Simple is a lot harder than it sounds.
Put another way, too much can sometimes add up to too little in hockey.
The Flyers are living, breathing examples of that these days. For much of their eight games played this season, they have struggled to settle pucks, have been plagued by ugly giveaways and missed opportunities, and have passed the puck around so much on power plays that they seemed to hypnotize only themselves.
Such was the case for much of a dominant 5-2 victory over the New Jersey Devils on Saturday afternoon at the Wells Fargo Center. The Flyers controlled play for the bulk of the game and nearly doubled up the Devils in shot attempts over two periods, yet after 40 minutes they held just a one-goal lead, due largely to a bad case of the yips.
Consider Jake Voracek's afternoon, for example. Chastised on social media for some ole'-style backchecking in a 6-3 loss to Columbus on Thursday and dropped recently from the first line to the second, he fought the puck for a chunk of Saturday's game, and on several occasions it led directly to New Jersey scoring chances.
>> PHOTO GALLERY: Flyers 5, Devils 2
"Horse—-'' he said when asked to assess his play over the first half of Saturday's game. "I think I was pressing too much. The first 39 minutes. But that's when experience comes in. You kind of use it to your advantage.''
In other words, you stay with it. Voracek scored twice and assisted on another goal in the final 21 minutes, 4 seconds.
Yes, his eagerness to go on the attack sometimes results in the Flyers' being attacked, but his swashbuckling style can also be incredibly dangerous, especially when he enters the zone with speed and the puck.
"You saw it again tonight,'' Flyers coach Dave Hakstol said. "With his dynamics, he can change the look of a hockey game.''
That's how the Flyers finally broke through to take a 2-1 lead late in the second period. As Devils defenseman Will Butcher knocked a puck from the air to his feet outside his own blue line, Voracek swooped in, stole it, flashed down the left side of the ice, and laced a pass through two defenders to Nolan Patrick, who fired it into a wide open net.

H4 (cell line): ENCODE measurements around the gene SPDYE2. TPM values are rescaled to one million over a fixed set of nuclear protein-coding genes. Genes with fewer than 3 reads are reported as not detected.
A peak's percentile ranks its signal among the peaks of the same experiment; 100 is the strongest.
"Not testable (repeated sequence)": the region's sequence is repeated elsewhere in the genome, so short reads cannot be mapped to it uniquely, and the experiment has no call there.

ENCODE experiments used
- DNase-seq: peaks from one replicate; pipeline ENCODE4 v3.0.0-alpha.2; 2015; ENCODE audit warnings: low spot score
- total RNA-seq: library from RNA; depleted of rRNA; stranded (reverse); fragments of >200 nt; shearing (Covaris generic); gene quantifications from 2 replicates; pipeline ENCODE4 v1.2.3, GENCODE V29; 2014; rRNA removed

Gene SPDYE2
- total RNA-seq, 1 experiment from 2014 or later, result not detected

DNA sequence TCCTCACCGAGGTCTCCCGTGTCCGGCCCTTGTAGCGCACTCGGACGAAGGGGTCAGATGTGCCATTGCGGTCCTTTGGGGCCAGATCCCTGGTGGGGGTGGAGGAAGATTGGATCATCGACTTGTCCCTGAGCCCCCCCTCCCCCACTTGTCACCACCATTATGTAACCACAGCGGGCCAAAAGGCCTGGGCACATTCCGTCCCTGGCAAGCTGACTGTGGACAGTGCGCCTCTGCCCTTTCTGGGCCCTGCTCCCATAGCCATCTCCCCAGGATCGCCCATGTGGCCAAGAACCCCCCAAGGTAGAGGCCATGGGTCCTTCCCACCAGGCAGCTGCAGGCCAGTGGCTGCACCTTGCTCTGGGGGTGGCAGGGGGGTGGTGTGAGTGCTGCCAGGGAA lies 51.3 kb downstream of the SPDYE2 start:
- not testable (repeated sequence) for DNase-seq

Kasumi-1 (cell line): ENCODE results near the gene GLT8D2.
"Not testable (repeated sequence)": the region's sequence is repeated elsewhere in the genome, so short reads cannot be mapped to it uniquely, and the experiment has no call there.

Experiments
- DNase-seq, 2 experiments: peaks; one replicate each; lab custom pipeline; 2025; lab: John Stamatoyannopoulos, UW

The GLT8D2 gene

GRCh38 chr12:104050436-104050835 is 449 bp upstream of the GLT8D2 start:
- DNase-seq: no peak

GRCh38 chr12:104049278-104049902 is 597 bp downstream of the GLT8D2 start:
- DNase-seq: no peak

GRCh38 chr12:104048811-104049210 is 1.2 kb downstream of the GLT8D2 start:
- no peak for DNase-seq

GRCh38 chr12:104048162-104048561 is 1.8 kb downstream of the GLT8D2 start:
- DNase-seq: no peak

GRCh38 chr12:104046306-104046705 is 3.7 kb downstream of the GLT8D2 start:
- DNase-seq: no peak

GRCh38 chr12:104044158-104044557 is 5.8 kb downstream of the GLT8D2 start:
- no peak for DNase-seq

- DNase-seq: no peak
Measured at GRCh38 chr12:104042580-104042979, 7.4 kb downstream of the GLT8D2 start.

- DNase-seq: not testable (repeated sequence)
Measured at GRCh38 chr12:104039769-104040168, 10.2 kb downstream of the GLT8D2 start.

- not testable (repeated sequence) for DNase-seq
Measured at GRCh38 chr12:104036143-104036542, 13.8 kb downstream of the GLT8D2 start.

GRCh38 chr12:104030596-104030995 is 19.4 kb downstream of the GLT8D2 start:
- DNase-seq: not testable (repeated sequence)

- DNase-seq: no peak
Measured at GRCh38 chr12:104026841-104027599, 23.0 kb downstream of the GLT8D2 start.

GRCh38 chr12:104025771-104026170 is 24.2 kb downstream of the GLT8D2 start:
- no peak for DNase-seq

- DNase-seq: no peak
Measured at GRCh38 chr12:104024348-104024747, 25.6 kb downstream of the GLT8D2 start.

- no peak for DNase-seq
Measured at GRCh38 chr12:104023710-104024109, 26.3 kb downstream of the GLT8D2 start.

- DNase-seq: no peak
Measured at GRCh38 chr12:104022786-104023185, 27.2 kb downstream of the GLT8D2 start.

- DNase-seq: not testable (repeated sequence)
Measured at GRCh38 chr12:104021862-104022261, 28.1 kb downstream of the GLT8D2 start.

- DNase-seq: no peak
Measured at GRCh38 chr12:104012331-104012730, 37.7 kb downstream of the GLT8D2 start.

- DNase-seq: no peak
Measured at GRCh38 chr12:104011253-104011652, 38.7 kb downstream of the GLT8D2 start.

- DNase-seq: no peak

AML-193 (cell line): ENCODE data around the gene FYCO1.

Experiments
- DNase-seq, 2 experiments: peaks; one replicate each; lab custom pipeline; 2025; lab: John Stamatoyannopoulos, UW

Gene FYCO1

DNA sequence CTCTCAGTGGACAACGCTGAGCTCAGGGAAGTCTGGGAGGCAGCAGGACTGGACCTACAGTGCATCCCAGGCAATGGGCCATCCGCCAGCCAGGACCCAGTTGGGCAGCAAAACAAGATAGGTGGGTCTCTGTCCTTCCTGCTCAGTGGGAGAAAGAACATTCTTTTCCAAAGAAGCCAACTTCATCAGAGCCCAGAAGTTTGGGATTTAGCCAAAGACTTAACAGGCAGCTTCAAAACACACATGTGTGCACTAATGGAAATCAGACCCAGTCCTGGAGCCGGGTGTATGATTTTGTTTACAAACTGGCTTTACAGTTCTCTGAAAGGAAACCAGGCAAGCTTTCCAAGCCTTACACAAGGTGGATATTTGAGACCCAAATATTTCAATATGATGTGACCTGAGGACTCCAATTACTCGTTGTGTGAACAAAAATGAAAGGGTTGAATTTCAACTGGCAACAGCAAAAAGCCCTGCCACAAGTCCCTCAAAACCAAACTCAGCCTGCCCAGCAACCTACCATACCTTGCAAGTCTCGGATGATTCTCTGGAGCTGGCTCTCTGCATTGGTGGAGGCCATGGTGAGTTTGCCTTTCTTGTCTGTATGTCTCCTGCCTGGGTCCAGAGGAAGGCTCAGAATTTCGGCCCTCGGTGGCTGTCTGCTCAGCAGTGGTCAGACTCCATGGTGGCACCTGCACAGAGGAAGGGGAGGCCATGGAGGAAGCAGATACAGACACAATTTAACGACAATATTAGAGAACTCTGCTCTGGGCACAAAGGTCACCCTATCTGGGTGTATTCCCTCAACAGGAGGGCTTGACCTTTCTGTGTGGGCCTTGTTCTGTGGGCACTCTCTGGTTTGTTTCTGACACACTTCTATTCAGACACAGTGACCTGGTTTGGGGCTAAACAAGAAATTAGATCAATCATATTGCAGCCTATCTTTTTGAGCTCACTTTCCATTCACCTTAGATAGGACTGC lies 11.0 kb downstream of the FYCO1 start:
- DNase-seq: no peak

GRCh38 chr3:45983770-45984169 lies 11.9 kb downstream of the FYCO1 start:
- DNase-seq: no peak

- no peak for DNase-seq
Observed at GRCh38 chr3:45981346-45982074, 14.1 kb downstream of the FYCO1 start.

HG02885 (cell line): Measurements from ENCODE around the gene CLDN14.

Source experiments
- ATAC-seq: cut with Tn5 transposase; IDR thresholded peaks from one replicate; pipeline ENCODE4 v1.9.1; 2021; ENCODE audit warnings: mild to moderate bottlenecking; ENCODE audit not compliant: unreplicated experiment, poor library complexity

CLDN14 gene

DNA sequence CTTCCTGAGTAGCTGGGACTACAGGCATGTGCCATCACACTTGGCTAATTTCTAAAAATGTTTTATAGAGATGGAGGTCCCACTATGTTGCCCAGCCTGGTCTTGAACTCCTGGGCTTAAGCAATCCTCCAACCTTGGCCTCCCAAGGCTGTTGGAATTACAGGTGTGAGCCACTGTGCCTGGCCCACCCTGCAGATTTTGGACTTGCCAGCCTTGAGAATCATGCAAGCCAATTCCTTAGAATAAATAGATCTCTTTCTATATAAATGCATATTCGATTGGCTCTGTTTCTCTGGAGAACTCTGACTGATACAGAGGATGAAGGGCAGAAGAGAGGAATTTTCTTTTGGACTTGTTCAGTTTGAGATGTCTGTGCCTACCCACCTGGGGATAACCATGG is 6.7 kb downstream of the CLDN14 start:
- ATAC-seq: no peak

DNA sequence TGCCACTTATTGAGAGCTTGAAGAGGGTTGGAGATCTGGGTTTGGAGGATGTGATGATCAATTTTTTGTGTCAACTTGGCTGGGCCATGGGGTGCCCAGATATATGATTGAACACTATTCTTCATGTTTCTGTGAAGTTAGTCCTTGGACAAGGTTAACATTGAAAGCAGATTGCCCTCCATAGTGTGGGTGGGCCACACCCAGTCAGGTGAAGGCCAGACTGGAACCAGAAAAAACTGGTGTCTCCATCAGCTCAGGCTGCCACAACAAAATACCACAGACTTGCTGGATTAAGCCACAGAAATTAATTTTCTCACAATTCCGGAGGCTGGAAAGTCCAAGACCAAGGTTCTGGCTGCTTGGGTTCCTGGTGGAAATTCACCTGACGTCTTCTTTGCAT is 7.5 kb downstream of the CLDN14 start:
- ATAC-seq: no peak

Another early theme: Prosperity is short-lived. After surviving a scare when a puck fluttered behind their goaltender, Keith Kincaid, in the early seconds of the third period, the Devils applied pressure, drew a high-sticking call on Jordan Weal, and tied it at 2-2 when Brian Boyle fired a puck past Brian Elliott from the right circle at 2:25 of the third period.
That kind of a sequence has proven toxic to this team in the early going. Not Saturday. The third period became a test of wills, of endless puck scrums along the boards, and mid-ice wars.
"It was like a turnover-fest in the neutral zone going back and forth,'' said Elliott, who turned away 19 shots in the win. "… I thought we did a good job of nipping that in the bud and not letting it get too crazy out there. Patiently persistent.''
Indeed, the game pivoted via the same type of play New Jersey has so often beaten the Flyers with.
With the Devils pressing for the lead, Ivan Provorov – another player under the glare recently – chipped a puck past two Devils along the boards and out of the zone. Swooping again, Voracek raced down the right side as Scott Laughton joined the rush, then went backhand to forehand to push the game-winner past Kinkaid at 16:50.
The Flyers added two empty-netters – the first after Provorov blocked a shot with his dome. It led to his second assist of the game.
"When it's six-on-five you have to block it any way you can,'' he said
A simple play, really, using your head.
But a hard way to do it too.